Broadband is getting more attention since Farmfest. It’s great to see. It seems that at least judging from the folks who are engaged that the public is trying to draw in the politicians and the politicians are trying to draw in their constituents – as is the case that Brownfield Ag News reports..
Paul Marquart represents District 4B in west central Minnesota and tells Brownfield 94 percent of metro residents have access to at least the minimum broadband speeds required by state law, versus 61 percent in rural Minnesota.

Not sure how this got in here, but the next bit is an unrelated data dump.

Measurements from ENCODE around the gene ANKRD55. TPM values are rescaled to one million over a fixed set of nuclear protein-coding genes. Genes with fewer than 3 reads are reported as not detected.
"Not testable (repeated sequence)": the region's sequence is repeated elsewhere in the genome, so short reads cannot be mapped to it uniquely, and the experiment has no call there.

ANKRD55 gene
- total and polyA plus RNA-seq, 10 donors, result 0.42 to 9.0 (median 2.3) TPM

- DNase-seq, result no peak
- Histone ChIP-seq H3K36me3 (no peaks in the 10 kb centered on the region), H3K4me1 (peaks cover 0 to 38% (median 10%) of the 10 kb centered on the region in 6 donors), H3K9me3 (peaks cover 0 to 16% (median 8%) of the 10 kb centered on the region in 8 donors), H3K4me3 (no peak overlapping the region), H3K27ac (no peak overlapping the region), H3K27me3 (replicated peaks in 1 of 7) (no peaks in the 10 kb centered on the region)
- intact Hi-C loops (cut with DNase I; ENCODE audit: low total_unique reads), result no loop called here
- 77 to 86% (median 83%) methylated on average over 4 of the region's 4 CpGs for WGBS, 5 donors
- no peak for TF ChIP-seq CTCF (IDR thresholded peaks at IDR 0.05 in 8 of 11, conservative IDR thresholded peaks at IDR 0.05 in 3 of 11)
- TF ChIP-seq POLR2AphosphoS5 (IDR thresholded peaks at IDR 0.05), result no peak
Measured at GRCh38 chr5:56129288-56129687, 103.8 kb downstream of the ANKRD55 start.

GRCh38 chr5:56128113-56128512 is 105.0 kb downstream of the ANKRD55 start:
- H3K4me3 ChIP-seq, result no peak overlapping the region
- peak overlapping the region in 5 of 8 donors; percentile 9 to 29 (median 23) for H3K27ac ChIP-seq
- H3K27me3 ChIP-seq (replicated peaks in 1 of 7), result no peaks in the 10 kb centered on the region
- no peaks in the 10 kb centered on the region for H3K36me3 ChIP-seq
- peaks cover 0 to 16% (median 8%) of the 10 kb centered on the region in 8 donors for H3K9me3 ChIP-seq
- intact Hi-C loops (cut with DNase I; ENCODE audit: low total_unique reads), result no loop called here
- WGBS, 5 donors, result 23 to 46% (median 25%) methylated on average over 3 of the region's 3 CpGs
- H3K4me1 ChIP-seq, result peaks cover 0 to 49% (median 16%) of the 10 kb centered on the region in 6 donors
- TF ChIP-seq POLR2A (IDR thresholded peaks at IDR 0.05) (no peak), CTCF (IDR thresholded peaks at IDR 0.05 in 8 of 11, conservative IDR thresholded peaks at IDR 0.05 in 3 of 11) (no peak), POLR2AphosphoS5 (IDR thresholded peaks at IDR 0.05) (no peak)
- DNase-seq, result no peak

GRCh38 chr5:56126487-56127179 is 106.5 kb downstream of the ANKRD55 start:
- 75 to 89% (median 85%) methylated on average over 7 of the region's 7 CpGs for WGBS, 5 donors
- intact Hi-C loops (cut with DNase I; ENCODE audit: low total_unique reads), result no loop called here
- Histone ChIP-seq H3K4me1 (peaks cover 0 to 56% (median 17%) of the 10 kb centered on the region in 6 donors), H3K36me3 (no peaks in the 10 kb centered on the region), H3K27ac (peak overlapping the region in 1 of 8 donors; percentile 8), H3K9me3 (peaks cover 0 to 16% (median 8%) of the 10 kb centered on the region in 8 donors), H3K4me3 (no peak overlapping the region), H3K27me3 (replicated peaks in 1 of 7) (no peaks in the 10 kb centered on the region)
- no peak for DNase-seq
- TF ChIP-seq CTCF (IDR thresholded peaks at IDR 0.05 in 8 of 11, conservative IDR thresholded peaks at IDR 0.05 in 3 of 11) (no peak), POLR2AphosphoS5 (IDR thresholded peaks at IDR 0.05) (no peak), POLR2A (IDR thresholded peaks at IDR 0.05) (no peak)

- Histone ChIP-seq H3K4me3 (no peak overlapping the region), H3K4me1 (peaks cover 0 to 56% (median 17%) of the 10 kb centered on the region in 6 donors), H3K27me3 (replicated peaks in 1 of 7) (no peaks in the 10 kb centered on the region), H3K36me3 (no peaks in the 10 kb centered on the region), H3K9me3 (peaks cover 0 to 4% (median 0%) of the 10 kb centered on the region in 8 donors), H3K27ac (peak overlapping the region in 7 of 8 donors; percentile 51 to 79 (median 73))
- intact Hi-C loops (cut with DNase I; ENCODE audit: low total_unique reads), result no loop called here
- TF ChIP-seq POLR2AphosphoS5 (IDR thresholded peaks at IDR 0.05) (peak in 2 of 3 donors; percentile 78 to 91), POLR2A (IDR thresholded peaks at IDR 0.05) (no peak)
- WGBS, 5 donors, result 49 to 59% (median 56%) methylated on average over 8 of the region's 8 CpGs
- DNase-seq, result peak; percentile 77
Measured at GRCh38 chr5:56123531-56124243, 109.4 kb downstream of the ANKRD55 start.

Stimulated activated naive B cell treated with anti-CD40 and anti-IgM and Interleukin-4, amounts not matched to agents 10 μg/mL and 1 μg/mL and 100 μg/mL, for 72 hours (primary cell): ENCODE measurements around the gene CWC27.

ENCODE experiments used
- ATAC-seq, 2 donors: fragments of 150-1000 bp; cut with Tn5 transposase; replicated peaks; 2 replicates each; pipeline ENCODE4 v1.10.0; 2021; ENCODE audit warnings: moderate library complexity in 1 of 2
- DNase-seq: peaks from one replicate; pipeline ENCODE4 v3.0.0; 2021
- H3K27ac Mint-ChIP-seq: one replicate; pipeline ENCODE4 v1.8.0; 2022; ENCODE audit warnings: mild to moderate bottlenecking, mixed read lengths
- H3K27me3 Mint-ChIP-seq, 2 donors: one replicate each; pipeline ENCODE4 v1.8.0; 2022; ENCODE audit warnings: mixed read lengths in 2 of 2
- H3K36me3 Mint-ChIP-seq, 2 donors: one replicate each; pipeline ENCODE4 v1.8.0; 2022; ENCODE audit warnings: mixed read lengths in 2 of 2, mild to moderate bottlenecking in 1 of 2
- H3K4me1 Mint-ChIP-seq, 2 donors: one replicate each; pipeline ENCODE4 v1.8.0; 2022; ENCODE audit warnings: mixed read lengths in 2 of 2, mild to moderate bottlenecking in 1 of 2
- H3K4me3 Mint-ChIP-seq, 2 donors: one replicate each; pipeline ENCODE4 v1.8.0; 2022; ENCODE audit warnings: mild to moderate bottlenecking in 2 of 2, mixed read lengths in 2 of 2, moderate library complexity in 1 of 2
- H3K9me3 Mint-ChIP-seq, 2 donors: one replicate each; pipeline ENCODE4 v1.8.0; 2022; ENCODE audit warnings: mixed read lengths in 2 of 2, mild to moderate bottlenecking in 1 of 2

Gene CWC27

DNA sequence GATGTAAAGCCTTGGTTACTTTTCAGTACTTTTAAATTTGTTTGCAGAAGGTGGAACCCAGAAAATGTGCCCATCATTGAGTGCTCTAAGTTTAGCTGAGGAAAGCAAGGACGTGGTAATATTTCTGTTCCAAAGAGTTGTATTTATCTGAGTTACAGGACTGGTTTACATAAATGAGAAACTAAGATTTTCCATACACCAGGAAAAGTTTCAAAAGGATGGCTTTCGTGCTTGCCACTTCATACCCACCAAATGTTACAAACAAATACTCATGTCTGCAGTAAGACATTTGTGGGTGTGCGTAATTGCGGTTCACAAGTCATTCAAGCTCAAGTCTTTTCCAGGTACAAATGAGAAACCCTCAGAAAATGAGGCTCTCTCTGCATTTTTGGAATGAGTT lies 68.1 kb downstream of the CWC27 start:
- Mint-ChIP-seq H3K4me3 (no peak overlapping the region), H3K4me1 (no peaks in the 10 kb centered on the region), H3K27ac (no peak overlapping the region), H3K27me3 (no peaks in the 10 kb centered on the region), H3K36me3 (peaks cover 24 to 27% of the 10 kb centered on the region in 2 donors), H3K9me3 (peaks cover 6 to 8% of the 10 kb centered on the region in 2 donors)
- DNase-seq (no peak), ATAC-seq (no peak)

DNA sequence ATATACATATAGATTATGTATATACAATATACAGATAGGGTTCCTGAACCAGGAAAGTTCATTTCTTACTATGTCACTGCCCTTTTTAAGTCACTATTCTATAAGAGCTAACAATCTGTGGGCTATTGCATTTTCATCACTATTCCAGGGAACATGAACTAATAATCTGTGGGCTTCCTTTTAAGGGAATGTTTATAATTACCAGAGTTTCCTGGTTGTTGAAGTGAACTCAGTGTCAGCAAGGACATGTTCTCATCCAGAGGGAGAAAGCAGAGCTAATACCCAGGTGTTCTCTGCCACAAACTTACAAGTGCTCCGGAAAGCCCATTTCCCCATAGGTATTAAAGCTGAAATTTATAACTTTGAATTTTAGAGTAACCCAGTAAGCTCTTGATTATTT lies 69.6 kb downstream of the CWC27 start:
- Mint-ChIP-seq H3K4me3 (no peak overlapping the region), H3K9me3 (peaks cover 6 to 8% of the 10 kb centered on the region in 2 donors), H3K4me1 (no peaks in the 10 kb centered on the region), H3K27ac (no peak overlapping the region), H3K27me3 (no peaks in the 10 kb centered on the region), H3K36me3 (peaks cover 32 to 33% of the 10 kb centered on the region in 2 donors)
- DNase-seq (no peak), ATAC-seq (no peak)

“When you look at the disparity in the Twin Cities, Hennepin County (and) Ramsey County; 99 percent of the folks there have access to high-speed broadband. (In contrast) 27 counties in rural Minnesota, less than 50 percent of those residents have that access.”
Like other Farmfest attendees he was disappointed with the level of state support for broadband…
He says Governor Dayton and the legislature have started to step forward to equalize broadband for both urban and rural residents, but was disappointed that with a $200 million budget surplus in 2015, only $10.6 million went towards broadband grants.
“That just isn’t going to do it. That is going to be too slow. It’s going to keep rural Minnesota behind the metro area in terms of economic development (and) in terms of education.”